The Renaissance: A Short History (Modern Library Chronicles)
By: Paul Johnson
The Renaissance holds an undying place in our imagination, its great heroes still our own, from Michelangelo and Leonardo to Dante and Chaucer. This period of profound evolution in European thought is credited with transforming the West from medieval to modern and producing the most astonishing outpouring of artistic creation the world has ever known. But what was it? In this masterly work, the incomparable Paul Johnson tells us. He explains the economic, technological, and social developments that provide a backdrop to the age’s achievements and focuses closely on the lives and works of its most important figures. A commanding short narrative of this vital period, The Renaissance is also a universally profound meditation on the wellsprings of innovation.
The City of Florence: Historical Vistas and Personal Sightings
By: R.W.B. Lewis
A New York Times Notable BookIn this deeply personal and learned labor of love, R.W.B. Lewis provides a new look at the glories of Florence, the smallish Tuscan city which has been a prime source for modern Western culture and which has also been his second home for fifty years. With a scholar's eye and a lover's passion, he invites us to share his vision of a city and the way of life it has engendered and inspired.
April Blood: Florence and the Plot against the Medici
By: Lauro Martines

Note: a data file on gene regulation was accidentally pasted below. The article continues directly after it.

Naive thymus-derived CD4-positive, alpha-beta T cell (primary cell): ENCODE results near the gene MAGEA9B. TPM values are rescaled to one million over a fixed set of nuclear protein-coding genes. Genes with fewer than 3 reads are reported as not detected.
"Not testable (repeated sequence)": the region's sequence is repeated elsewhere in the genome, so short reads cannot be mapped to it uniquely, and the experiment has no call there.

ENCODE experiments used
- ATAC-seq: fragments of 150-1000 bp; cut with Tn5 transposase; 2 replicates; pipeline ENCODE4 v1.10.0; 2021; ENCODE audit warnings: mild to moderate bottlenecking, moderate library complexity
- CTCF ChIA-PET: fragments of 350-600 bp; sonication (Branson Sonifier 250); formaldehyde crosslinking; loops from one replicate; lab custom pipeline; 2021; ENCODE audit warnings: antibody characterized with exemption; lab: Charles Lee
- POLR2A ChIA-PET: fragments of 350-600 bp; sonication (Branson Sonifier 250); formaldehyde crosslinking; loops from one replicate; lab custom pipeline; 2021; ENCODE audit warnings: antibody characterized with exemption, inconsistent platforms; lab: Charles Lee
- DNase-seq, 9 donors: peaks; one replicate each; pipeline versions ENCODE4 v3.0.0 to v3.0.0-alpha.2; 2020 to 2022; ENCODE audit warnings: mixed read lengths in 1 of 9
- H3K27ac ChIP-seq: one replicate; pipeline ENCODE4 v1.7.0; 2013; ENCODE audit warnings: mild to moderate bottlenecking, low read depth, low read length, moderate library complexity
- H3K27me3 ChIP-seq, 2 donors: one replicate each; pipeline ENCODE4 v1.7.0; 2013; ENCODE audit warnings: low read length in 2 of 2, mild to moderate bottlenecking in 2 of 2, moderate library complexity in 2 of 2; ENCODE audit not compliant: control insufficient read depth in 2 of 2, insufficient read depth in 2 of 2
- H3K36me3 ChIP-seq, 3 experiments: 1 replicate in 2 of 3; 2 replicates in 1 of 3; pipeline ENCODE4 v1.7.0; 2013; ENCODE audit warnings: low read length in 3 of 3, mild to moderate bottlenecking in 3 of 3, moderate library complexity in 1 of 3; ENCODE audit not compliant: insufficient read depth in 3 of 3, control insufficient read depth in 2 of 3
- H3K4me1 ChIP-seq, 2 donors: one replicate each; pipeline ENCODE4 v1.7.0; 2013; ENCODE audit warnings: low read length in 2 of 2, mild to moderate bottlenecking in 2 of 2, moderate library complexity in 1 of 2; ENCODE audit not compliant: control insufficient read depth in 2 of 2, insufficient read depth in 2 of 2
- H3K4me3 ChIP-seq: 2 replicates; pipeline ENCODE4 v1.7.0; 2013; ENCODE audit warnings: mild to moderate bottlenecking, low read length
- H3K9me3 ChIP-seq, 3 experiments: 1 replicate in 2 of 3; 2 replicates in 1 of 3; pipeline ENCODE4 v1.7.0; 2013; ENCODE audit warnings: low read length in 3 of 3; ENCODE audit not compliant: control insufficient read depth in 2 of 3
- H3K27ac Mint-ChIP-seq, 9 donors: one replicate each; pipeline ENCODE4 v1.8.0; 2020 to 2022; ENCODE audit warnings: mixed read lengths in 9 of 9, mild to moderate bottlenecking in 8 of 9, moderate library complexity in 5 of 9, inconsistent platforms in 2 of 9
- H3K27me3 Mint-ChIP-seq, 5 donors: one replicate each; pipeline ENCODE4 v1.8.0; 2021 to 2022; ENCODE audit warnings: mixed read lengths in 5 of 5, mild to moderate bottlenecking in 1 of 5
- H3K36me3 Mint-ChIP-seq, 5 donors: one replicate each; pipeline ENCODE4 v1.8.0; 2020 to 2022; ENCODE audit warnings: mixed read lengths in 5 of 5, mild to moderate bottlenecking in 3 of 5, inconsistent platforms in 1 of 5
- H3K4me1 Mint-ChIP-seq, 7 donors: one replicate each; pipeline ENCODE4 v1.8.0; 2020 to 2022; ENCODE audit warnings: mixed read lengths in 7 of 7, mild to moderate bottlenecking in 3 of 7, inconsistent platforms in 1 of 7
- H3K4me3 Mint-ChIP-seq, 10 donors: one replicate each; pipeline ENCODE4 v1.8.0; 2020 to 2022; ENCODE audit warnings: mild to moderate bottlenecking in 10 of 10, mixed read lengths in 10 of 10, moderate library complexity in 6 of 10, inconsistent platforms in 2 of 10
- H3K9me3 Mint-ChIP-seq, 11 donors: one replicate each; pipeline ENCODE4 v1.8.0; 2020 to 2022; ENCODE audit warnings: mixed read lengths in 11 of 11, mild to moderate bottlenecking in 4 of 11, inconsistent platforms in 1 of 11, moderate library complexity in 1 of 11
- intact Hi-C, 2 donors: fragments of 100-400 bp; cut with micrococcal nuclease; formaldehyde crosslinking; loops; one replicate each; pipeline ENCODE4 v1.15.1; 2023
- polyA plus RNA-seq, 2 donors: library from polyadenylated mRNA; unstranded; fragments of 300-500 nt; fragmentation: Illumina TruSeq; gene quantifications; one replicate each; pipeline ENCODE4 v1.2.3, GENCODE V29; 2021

One of the world's leading historians of Renaissance Italy brings to life here the vibrant--and violent--society of fifteenth-century Florence. His disturbing narrative opens up an entire culture, revealing the dark side of Renaissance man and politician Lorenzo de' Medici.On a Sunday in April 1478, assassins attacked Lorenzo and his brother as they attended Mass in the cathedral of Florence. Lorenzo scrambled to safety as Giuliano bled to death on the cathedral floor. April Blood moves outward in time and space from that murderous event, unfolding a story of tangled passions, ambition, treachery, and revenge. The conspiracy was led by one of the city's most noble clans, the Pazzi, financiers who feared and resented the Medici's swaggering new role as political bosses--but the web of intrigue spread through all of Italy. Bankers, mercenaries, the Duke of Urbino, the King of Naples, and Pope Sixtus IV entered secretly into the plot. Florence was plunged into a peninsular war, and Lorenzo was soon fighting for his own and his family's survival. The failed assassination doomed the Pazzi. Medici revenge was swift and brutal--plotters were hanged or beheaded, innocents were hacked to pieces, and bodies were put out to dangle from the windows of the government palace. All remaining members of the larger Pazzi clan were forced to change their surname, and every public sign or symbol of the family was expunged or destroyed. April Blood offers us a fresh portrait of Renaissance Florence, where dazzling artistic achievements went side by side with violence, craft, and bare-knuckle politics. At the center of the canvas is the figure of Lorenzo the Magnificent--poet, statesman, connoisseur, patron of the arts, and ruthless "boss of bosses." This extraordinarily vivid account of a turning point in the Italian Renaissance is bound to become a lasting work of history.